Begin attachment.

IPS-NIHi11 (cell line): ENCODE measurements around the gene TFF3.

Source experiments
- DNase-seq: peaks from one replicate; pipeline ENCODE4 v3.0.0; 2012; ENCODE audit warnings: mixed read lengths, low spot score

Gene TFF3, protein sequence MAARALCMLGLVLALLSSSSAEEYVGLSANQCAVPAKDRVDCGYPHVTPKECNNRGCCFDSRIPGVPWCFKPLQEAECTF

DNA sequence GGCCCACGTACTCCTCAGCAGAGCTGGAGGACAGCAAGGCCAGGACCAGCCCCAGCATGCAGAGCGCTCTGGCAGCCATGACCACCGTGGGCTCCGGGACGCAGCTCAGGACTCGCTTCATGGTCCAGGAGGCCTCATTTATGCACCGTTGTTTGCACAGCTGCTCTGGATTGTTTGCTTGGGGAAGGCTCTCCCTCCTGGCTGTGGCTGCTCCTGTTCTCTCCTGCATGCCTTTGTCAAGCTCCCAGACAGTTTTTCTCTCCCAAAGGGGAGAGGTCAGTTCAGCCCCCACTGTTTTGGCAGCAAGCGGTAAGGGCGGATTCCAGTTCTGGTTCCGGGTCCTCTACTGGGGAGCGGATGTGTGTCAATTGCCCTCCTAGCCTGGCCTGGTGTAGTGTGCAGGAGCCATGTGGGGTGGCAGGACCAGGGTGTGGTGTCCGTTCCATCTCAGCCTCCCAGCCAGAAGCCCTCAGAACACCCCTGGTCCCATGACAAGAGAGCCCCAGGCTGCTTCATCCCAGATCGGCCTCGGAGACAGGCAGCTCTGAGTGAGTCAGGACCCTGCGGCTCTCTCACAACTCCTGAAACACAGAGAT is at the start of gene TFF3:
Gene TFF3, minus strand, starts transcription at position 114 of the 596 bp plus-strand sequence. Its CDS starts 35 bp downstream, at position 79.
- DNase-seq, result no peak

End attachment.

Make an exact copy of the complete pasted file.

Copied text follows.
IPS-NIHi11 (cell line): ENCODE measurements around the gene TFF3.

Source experiments
- DNase-seq: peaks from one replicate; pipeline ENCODE4 v3.0.0; 2012; ENCODE audit warnings: mixed read lengths, low spot score

Gene TFF3, protein sequence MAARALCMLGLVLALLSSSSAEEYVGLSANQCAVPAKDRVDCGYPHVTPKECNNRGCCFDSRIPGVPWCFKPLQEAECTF

DNA sequence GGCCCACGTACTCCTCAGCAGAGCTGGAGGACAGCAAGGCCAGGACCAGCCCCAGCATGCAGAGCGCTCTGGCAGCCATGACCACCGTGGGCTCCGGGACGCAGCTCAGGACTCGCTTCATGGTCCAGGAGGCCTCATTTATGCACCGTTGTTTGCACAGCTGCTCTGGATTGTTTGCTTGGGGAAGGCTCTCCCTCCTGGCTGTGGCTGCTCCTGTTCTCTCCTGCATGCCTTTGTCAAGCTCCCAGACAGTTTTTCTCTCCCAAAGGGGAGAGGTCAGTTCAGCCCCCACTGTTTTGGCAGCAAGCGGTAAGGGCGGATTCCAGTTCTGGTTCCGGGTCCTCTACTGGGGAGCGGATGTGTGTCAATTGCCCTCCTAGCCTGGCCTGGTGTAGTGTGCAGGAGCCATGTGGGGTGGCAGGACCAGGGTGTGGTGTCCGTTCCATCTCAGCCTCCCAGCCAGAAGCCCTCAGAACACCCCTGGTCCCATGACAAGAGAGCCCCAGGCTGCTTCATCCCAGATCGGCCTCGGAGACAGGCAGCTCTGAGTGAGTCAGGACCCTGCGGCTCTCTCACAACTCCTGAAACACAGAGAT is at the start of gene TFF3:
Gene TFF3, minus strand, starts transcription at position 114 of the 596 bp plus-strand sequence. Its CDS starts 35 bp downstream, at position 79.
- DNase-seq, result no peak